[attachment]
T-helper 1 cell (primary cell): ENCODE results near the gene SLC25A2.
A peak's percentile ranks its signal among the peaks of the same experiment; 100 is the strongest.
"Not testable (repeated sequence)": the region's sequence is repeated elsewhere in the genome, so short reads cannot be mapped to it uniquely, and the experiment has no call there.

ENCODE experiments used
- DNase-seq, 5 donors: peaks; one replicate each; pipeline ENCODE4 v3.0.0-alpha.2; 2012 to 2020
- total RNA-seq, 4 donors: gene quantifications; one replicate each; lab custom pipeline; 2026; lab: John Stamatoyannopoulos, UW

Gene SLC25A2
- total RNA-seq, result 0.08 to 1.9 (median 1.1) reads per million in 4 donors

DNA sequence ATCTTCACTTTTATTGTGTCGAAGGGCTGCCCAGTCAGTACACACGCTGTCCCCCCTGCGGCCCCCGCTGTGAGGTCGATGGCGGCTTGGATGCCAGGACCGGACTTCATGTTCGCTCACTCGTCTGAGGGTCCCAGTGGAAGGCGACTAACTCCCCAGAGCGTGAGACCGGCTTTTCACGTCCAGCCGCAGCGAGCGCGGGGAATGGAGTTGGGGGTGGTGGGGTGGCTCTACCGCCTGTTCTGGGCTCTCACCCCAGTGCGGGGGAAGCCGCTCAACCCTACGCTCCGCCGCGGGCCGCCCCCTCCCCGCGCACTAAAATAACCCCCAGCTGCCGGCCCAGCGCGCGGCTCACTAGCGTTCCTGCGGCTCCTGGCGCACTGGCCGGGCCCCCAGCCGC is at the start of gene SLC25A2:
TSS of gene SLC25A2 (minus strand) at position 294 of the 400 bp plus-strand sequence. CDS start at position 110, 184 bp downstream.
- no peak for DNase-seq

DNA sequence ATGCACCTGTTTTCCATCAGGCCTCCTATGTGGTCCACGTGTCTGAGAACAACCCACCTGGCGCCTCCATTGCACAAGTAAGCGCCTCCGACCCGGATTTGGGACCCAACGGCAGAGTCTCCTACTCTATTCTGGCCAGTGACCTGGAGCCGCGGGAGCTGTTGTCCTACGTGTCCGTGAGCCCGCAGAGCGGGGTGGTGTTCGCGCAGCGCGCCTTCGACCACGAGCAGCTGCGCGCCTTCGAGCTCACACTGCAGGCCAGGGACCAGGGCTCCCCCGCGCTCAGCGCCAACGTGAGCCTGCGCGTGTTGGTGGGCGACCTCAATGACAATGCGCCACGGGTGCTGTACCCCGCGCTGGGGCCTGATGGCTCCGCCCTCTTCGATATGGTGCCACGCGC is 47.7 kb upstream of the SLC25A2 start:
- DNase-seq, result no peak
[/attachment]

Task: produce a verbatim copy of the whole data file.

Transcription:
T-helper 1 cell (primary cell): ENCODE results near the gene SLC25A2.
A peak's percentile ranks its signal among the peaks of the same experiment; 100 is the strongest.
"Not testable (repeated sequence)": the region's sequence is repeated elsewhere in the genome, so short reads cannot be mapped to it uniquely, and the experiment has no call there.

ENCODE experiments used
- DNase-seq, 5 donors: peaks; one replicate each; pipeline ENCODE4 v3.0.0-alpha.2; 2012 to 2020
- total RNA-seq, 4 donors: gene quantifications; one replicate each; lab custom pipeline; 2026; lab: John Stamatoyannopoulos, UW

Gene SLC25A2
- total RNA-seq, result 0.08 to 1.9 (median 1.1) reads per million in 4 donors

DNA sequence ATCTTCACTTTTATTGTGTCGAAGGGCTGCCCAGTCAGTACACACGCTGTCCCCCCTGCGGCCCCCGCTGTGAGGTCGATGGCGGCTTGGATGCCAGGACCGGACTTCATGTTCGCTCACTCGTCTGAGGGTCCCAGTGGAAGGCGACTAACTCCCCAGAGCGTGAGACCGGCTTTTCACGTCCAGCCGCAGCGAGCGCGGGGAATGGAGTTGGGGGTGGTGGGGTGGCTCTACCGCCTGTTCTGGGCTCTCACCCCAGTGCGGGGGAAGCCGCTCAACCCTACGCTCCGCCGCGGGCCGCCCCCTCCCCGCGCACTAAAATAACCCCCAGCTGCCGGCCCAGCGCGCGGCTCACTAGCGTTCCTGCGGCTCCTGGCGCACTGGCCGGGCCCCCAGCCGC is at the start of gene SLC25A2:
TSS of gene SLC25A2 (minus strand) at position 294 of the 400 bp plus-strand sequence. CDS start at position 110, 184 bp downstream.
- no peak for DNase-seq

DNA sequence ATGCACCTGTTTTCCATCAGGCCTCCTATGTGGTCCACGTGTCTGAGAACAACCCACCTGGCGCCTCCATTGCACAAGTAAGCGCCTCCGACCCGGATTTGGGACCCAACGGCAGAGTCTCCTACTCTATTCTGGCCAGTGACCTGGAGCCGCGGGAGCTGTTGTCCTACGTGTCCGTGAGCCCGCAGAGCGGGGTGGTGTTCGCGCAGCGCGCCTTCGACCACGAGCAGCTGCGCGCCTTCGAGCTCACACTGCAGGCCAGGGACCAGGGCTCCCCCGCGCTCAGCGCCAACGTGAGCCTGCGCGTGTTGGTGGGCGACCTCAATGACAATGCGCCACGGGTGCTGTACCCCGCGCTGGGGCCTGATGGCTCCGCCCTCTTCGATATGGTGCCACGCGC is 47.7 kb upstream of the SLC25A2 start:
- DNase-seq, result no peak